4 Novel Ways to Find Writing Inspiration
Feeling stuck? Step away from Scrivener and try this instead
Let’s start with a cliche: the journey of a thousand miles begins with one step. The problem with that sentiment is that your first step could go in any direction — and that can often be paralyzing. Indeed, the question that every writer has faced at least once is what do I write about? But beyond the tried-and-true approaches of writing what you know and using writing prompts to spur your imagination, where else can writers find inspirations for a story?
In this post, we’ll look a few unorthodox approaches to finding inspiration that writers can use to jumpstart their next big project.
Head to your local art gallery
A number of bestsellers found their inspiration in works of art. Just to rattle off a few, think about Tracy Chevalier’s The Girl with the Pearl Earring, Donna Tartt’s Pulitzer-winning The Goldfinch and, er, The Da Vinci Code. However, a story doesn’t need to directly reference a painting in order to take inspiration from it.
In the film Amélie, the title character’s neighbor is an amateur painter obsessed with recreating Renoir’s Luncheon of the Boating Party. In particular, he struggles to recreate one woman in the crowd, as he’s unable to fathom why she is there and what she is thinking. Perhaps if he were a writer, he’d be better suited to imagining her circumstances and bringing her to life?
As an exercise, take your notepad to an art gallery — ideally, one that exhibits works that feature large crowds. Focus on those elusive characters in the background and ask yourself, “who are they, and why are they there?” The answers you give are likely to be informed by your own experiences than the intentions of the artist — but what a great way to get those mental cogs turning!
Focus on those elusive characters in the background and ask yourself, “who are they, and why are they there?”
Take an Improv Class
In the past decade, improv has evolved beyond a staple of college theatre majors and Drew Carey TV projects. In just about every city in America, you’ll find folks from all walks of life taking improv classes to improve their confidence, have fun, and make friends. But for the writer, the skills inherent to improvised theatre can be easily translated to the written word.
For one, improv teaches you that anything can be the starting point of a story. From a single-word suggestion, next to anybody can develop a scene with a beginning, middle, and end that features some amount of character change.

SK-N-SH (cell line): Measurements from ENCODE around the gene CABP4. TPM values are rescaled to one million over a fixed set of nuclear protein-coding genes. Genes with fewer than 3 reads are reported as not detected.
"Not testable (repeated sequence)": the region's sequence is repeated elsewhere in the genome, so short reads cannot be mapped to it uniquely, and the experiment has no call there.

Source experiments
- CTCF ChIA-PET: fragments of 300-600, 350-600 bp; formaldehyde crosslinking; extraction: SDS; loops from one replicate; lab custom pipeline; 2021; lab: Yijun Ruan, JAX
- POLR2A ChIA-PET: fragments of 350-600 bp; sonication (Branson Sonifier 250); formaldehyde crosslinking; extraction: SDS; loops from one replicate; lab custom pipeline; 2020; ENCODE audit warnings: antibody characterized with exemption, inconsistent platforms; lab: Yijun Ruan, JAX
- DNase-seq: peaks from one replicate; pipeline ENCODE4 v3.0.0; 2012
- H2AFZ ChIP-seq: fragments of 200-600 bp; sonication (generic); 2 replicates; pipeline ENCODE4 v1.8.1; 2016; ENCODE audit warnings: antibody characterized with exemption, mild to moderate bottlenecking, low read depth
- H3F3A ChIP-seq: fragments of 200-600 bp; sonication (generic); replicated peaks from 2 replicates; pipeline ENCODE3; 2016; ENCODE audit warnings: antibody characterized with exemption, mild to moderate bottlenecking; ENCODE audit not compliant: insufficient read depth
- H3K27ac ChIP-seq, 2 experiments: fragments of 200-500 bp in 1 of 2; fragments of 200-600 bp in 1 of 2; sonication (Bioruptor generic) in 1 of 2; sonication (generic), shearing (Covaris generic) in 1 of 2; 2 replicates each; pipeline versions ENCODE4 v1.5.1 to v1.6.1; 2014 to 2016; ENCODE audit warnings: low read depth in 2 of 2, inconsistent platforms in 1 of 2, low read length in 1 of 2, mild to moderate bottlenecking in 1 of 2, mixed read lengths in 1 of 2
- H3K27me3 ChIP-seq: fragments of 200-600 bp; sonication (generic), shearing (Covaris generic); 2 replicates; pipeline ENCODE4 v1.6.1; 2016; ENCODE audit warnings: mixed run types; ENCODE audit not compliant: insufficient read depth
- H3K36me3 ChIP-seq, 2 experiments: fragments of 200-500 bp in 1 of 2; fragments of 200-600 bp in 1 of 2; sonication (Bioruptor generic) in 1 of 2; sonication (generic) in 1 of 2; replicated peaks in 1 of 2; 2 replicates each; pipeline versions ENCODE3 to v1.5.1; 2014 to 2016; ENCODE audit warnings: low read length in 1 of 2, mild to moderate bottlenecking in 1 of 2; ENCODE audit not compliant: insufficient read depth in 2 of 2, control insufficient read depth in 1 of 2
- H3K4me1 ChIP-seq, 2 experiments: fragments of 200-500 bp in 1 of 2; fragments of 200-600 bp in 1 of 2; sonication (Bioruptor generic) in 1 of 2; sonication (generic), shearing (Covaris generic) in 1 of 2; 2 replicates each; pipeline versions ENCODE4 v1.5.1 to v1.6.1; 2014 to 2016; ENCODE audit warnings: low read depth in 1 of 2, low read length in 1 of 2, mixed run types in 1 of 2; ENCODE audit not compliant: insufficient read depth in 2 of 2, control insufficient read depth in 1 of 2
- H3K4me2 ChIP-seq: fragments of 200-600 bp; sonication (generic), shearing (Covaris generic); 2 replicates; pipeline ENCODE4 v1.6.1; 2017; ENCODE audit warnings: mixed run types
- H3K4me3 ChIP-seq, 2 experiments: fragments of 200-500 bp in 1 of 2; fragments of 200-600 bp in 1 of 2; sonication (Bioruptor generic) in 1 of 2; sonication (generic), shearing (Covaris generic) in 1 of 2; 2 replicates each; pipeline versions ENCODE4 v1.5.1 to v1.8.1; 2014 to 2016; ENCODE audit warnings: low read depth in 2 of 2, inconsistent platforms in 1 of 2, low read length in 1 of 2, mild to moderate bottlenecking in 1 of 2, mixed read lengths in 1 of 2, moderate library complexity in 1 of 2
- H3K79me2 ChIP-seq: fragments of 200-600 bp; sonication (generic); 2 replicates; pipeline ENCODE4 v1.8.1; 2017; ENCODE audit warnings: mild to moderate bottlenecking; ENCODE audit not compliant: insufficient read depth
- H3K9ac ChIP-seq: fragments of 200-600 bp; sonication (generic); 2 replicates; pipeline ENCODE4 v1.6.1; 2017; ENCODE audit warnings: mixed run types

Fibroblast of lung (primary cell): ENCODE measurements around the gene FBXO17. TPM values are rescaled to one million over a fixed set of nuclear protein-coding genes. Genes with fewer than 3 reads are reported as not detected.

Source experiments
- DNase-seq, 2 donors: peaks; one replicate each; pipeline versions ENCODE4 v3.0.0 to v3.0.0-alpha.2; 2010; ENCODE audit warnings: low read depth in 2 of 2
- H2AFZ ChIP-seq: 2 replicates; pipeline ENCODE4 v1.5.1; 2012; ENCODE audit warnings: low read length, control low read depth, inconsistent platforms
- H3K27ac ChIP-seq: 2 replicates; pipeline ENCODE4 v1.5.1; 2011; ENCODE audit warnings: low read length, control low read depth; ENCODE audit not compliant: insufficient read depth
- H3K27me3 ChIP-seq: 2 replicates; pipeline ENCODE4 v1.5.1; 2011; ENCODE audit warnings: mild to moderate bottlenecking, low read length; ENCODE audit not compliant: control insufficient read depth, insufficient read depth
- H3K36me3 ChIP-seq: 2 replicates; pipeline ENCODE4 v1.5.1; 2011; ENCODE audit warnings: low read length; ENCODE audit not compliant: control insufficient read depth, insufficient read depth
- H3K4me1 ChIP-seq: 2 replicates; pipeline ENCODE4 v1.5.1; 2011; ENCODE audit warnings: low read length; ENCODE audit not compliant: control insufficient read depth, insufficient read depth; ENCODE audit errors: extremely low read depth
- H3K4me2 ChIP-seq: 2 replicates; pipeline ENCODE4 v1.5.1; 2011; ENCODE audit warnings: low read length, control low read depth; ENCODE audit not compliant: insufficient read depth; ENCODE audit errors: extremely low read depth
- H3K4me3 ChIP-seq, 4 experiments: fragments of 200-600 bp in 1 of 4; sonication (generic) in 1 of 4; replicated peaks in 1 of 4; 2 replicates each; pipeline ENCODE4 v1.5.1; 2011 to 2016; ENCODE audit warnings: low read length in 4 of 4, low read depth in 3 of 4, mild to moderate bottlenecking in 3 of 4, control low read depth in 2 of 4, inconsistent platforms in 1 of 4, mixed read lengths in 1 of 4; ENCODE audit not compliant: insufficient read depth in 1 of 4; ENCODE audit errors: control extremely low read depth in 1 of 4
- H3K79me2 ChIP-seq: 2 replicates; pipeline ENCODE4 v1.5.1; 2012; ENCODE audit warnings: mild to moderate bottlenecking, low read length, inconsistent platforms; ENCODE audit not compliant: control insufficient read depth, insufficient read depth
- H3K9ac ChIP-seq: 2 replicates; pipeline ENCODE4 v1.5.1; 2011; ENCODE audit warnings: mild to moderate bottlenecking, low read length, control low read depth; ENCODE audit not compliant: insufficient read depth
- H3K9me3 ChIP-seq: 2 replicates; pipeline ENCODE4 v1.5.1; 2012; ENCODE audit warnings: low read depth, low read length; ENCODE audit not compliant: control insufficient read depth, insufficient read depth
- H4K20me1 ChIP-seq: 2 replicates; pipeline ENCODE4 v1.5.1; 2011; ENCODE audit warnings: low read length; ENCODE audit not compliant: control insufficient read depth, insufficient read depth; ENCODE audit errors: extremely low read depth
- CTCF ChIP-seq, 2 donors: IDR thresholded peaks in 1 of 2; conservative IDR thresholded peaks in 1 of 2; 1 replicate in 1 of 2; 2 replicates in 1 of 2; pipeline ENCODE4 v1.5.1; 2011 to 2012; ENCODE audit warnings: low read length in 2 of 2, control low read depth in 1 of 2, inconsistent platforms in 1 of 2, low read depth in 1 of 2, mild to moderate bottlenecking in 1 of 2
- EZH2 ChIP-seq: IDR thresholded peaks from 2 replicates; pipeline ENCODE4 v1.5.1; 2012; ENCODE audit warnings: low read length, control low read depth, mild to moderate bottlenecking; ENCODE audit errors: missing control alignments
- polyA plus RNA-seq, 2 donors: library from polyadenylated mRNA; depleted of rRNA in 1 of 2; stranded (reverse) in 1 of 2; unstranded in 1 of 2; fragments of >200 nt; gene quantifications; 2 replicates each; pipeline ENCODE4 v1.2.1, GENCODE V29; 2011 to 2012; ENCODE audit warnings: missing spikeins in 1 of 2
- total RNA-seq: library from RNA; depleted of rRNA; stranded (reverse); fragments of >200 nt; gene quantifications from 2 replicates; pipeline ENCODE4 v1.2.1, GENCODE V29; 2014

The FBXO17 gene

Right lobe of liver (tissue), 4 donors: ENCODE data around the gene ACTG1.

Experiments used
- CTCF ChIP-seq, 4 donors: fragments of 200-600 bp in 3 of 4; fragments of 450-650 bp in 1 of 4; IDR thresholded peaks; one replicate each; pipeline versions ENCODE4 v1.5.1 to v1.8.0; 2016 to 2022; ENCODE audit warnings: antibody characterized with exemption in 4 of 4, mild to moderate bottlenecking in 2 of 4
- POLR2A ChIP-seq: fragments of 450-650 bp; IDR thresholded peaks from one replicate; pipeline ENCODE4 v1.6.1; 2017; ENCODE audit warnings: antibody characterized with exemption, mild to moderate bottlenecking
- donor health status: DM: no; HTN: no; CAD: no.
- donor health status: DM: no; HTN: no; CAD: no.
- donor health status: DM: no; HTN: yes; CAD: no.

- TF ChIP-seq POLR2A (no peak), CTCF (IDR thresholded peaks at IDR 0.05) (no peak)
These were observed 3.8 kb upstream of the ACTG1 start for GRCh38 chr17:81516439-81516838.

The core principle of “yes and” is also something that helps any storyteller quickly build upon their ideas. The simplest example would be if one character says, “Isn’t it a lovely day?” then the other character says, “YES it is. AND isn’t it great that we’re having a picnic today.”
It’s a way of logically building up a story that asks if this is true, then what else could be true? Of course, if “yes and” is used recklessly, all of your stories might end up on a moonbase — but with some practice and discipline, it will wire your storytelling brain to remember what’s come before and consider its consequences.
But, if you can only take one thing away from improv, it’s that you should always start your scene with a gun. (Not really.)
Everything I Know About Writing a Novel I Learned from Watching British People Bake
Identify tropes and subvert them
While the other suggestions here are designed to organically generate ideas, some writers might prefer a more cerebral approach to finding inspiration. For example, a common gripe of many book fans is how certain genre tropes seem to appear in every book they read. If this sounds familiar to you, why not dig into these tropes and see what inspiration jumps out at you?
For example, if you’re writing in the realm of fantasy, you might choose to look at some of the most popular books in that genre and keep a running tally of common tropes. You might notice the incredible number of orphan protagonists and think, “what would it be like if an epic fantasy hero had a huge extended family with crazy uncles and forgetful aunts?” How would that story play out?
And while some people may argue that the subversion of too many expectations can undo the things that they enjoy about a certain genre (or stretch the credulity of the plot), a single twist of a trope might be all you need to find a fresh angle on the kind of stories you love to read.
A single twist of a trope might be all you need to find a fresh angle on the kind of stories you love to read.
Browse through Craigslist
When Craig Newmark started his online classifieds site in 1995, he probably didn’t imagine it would become a window into the eccentric lives of everyday people. If you browse through its pages long enough, you’re likely to discover mysteries ranging from people giving away haunted dolls (great fodder for a horror story) to folks looking to sell their entire life (which sounds like the making of John Cheever short).
Of course, the items for sale don’t have to be as outlandish as those examples in order to spark your imagination. Sometimes, simply asking why someone would buy something — or why they want to sell it — is all you need as a starting place for a story. Just remember, one of the most famous examples of super-short fiction takes the form of a classified ad — “For sale: baby shoes, never worn.”
About the Author
Emmanuel Nataf is the CEO of Reedsy, a marketplace that connects authors and publishers with the world’s best editors, designers, and marketers. Over 5,000 books have been produced via Reedsy since 2015.